Chubb Ltd. has increased its investment in one of China’s major insurers, reflecting a deeper commitment to penetrating the market there.
Chubb said it would purchase another 15.3 percent of Huatai Insurance Group Company Ltd., a property/casualty and life insurer, which will bring its total ownership up to 46.2 percent once the share purchase is complete. This follows approval from the China Banking and Insurance Regulatory Commission last week regarding unrelated share purchases, which brings Chubb stake to just under 31 percent upon closing.
Chubb Chairman and CEO Evan Greenberg said that Chubb eventually hopes to hold a majority stake in Huatai.
“We are committed to supporting Huatai as a long-term strategic shareholder, and we have great confidence in the long-term potential of the Chinese insurance market,” Greenberg said in prepared remarks. “We are builders at Chubb, and our increasing stake in Huatai is an opportunity to build a great Chinese insurance company that will meet the growing protection needs of Chinese consumers and businesses.”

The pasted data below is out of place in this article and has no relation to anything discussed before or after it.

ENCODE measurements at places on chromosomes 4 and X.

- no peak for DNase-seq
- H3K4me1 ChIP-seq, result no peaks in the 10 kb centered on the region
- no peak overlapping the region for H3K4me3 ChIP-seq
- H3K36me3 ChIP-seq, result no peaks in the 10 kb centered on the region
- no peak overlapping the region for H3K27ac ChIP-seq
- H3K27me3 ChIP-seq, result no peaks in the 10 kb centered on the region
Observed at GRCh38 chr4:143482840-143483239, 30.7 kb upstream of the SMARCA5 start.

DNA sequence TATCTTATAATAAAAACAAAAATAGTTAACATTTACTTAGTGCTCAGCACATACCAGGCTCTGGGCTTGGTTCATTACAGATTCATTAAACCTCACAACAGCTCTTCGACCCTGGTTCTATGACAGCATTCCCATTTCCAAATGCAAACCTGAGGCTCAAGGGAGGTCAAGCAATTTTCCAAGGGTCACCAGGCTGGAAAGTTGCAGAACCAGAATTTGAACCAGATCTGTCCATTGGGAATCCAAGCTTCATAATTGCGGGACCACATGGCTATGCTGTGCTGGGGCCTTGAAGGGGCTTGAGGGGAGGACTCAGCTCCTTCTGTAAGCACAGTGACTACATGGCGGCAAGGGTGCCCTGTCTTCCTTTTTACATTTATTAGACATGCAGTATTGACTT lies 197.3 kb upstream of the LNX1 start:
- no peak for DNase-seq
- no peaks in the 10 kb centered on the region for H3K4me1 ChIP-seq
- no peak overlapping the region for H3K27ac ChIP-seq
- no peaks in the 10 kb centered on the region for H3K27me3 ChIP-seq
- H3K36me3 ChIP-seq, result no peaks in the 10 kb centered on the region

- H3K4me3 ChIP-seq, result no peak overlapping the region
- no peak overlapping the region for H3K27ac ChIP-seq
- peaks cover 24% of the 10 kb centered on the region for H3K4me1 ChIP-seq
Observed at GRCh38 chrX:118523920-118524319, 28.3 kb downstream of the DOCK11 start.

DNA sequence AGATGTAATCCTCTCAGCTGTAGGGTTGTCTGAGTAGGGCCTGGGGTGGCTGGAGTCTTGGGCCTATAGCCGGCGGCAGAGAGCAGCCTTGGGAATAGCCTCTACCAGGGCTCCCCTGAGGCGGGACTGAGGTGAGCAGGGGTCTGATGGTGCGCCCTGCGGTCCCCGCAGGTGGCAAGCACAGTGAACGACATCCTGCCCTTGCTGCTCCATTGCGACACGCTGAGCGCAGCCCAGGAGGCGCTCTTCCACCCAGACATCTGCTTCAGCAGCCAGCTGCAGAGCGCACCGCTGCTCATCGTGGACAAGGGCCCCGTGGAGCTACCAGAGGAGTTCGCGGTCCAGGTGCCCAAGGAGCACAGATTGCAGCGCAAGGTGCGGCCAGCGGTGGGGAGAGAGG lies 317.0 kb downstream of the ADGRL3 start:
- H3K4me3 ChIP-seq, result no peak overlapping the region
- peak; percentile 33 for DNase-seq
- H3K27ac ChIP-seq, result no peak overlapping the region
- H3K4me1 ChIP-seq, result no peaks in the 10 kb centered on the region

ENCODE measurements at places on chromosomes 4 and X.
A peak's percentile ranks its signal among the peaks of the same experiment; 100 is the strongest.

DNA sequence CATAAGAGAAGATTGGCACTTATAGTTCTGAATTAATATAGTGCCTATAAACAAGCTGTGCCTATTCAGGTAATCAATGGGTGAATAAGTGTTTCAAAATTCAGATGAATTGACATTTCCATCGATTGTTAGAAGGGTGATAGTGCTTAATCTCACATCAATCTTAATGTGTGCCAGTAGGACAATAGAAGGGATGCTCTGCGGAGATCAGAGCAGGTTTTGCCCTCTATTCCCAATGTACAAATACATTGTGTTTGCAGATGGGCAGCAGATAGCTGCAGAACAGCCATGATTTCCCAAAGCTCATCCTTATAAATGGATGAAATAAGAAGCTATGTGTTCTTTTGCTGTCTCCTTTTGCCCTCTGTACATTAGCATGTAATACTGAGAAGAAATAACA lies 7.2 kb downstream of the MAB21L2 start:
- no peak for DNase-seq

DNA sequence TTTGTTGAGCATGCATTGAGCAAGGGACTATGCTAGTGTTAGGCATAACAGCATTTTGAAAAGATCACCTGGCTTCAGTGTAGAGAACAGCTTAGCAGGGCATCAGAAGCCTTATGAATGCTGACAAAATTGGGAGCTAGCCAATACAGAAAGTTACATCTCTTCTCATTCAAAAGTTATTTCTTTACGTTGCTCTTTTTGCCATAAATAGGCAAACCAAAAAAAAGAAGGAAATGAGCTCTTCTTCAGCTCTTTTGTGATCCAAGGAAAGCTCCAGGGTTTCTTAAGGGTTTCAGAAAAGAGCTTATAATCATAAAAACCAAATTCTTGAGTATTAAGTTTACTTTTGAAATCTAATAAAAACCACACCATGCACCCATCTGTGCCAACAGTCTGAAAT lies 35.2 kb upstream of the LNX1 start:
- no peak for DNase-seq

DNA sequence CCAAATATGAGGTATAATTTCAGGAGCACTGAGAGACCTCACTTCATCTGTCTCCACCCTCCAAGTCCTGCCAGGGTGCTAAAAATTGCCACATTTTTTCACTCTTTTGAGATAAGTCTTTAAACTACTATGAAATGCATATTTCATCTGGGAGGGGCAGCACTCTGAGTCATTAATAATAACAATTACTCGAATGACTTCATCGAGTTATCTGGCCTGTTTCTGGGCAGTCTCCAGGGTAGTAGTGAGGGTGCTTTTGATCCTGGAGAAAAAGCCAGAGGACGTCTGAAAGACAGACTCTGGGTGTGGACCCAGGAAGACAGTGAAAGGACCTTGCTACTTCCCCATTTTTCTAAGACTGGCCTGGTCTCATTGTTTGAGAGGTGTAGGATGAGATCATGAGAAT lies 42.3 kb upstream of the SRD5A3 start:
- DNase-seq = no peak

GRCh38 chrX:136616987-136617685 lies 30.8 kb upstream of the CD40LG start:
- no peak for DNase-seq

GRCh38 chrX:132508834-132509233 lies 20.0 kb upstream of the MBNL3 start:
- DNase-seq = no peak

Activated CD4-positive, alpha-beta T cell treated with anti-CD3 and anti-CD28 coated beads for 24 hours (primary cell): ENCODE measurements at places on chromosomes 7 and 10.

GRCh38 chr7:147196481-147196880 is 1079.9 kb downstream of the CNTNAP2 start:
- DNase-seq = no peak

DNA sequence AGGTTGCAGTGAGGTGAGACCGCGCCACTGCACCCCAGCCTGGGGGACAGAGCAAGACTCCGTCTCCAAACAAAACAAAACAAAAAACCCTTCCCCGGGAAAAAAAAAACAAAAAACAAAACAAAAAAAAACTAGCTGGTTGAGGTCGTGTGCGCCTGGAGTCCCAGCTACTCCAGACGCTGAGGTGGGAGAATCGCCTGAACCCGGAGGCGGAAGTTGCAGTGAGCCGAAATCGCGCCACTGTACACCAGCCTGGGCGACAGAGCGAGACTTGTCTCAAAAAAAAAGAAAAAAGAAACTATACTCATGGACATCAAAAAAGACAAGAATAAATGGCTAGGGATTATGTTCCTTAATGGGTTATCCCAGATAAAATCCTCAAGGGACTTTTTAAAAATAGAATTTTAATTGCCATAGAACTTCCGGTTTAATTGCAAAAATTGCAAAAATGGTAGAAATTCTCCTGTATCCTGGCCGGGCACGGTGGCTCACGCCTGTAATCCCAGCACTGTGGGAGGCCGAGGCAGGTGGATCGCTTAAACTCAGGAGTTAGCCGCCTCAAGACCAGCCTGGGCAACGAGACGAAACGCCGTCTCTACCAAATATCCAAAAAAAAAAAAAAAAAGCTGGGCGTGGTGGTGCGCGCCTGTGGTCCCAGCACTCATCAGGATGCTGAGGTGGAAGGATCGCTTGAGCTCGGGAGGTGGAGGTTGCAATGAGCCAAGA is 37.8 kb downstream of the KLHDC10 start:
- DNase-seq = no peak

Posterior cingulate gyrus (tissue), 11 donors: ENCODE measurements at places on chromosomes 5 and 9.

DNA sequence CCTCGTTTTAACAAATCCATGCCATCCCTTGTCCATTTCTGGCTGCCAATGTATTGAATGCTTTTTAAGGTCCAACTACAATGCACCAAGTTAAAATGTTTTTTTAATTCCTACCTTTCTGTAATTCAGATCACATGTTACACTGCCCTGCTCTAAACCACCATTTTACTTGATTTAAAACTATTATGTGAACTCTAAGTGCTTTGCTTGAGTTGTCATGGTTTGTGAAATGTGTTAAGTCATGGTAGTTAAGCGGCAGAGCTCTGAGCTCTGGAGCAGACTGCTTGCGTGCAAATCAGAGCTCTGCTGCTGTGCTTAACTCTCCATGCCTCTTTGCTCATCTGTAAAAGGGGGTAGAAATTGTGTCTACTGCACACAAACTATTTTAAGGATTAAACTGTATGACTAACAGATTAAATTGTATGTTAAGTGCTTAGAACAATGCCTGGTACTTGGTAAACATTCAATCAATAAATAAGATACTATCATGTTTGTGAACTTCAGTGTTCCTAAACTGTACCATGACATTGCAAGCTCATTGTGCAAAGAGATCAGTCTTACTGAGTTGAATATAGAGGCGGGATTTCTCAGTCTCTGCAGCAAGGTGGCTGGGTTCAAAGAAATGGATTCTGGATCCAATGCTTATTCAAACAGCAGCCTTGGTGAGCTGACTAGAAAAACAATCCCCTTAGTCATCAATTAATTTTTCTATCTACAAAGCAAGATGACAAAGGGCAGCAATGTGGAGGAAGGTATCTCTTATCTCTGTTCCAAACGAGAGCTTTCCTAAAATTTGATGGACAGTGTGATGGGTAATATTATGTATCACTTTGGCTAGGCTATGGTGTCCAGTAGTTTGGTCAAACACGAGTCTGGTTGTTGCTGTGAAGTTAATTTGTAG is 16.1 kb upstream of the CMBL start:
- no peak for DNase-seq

Huatai Insurance Group became the first domestic Chinese financial services holding company to convert to a Sino-foreign equity joint venture, Greenberg also noted.
Huatai Insurance Group is the holding company of Huatai P&C Insurance Company, Huatai Life Insurance Company and Huatai Asset Management Company, among other subsidiaries. Huatai Group’s insurance operations have more than 600 branches and 11 million customers, Chubb said.
Chubb will purchase the shares from the Inner Mongolia Junzheng Energy and Chemical Group Co. Ltd. and one of its wholly owned subsidiaries. The parties have also agreed to the subsequent purchase of an additional 7.1 percent of the company, contingent upon the completion of the first purchase. The transactions are subject to regulatory approvals and other important conditions.
Chubb notes its history in China dates back to 1792 when a legacy company—the Insurance Company of North America (INA)—began providing protection to the pioneers of trade between the United States and China. In 1897, INA appointed an agent in Shanghai and started to officially conduct business in China.